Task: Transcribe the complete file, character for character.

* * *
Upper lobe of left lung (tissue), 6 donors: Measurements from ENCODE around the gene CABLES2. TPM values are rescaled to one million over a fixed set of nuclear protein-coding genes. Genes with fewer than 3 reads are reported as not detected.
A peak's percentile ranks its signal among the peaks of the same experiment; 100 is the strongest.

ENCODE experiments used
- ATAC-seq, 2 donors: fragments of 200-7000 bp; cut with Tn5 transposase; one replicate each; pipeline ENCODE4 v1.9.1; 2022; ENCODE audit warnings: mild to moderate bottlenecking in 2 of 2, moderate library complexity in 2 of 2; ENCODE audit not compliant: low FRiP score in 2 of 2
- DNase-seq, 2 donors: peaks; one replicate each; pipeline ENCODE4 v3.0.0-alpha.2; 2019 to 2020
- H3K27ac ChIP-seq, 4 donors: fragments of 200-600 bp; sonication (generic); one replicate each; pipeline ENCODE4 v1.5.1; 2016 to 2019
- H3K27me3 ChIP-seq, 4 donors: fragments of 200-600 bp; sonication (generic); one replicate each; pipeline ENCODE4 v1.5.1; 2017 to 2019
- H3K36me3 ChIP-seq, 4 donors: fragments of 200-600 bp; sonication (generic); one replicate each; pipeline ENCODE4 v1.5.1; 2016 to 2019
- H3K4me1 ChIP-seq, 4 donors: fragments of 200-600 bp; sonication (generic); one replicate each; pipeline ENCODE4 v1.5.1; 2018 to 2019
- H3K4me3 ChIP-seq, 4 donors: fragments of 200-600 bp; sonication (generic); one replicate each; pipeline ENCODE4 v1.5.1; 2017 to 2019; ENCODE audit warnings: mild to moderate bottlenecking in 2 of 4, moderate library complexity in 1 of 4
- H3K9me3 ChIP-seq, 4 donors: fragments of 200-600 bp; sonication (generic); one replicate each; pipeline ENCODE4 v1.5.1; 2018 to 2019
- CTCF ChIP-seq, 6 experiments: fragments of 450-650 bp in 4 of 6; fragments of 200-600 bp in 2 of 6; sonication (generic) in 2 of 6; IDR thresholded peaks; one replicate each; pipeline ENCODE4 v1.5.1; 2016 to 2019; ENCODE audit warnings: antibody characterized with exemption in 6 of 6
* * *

Upper lobe of left lung (tissue), 6 donors: Measurements from ENCODE around the gene CABLES2. TPM values are rescaled to one million over a fixed set of nuclear protein-coding genes. Genes with fewer than 3 reads are reported as not detected.
A peak's percentile ranks its signal among the peaks of the same experiment; 100 is the strongest.

ENCODE experiments used
- ATAC-seq, 2 donors: fragments of 200-7000 bp; cut with Tn5 transposase; one replicate each; pipeline ENCODE4 v1.9.1; 2022; ENCODE audit warnings: mild to moderate bottlenecking in 2 of 2, moderate library complexity in 2 of 2; ENCODE audit not compliant: low FRiP score in 2 of 2
- DNase-seq, 2 donors: peaks; one replicate each; pipeline ENCODE4 v3.0.0-alpha.2; 2019 to 2020
- H3K27ac ChIP-seq, 4 donors: fragments of 200-600 bp; sonication (generic); one replicate each; pipeline ENCODE4 v1.5.1; 2016 to 2019
- H3K27me3 ChIP-seq, 4 donors: fragments of 200-600 bp; sonication (generic); one replicate each; pipeline ENCODE4 v1.5.1; 2017 to 2019
- H3K36me3 ChIP-seq, 4 donors: fragments of 200-600 bp; sonication (generic); one replicate each; pipeline ENCODE4 v1.5.1; 2016 to 2019
- H3K4me1 ChIP-seq, 4 donors: fragments of 200-600 bp; sonication (generic); one replicate each; pipeline ENCODE4 v1.5.1; 2018 to 2019
- H3K4me3 ChIP-seq, 4 donors: fragments of 200-600 bp; sonication (generic); one replicate each; pipeline ENCODE4 v1.5.1; 2017 to 2019; ENCODE audit warnings: mild to moderate bottlenecking in 2 of 4, moderate library complexity in 1 of 4
- H3K9me3 ChIP-seq, 4 donors: fragments of 200-600 bp; sonication (generic); one replicate each; pipeline ENCODE4 v1.5.1; 2018 to 2019
- CTCF ChIP-seq, 6 experiments: fragments of 450-650 bp in 4 of 6; fragments of 200-600 bp in 2 of 6; sonication (generic) in 2 of 6; IDR thresholded peaks; one replicate each; pipeline ENCODE4 v1.5.1; 2016 to 2019; ENCODE audit warnings: antibody characterized with exemption in 6 of 6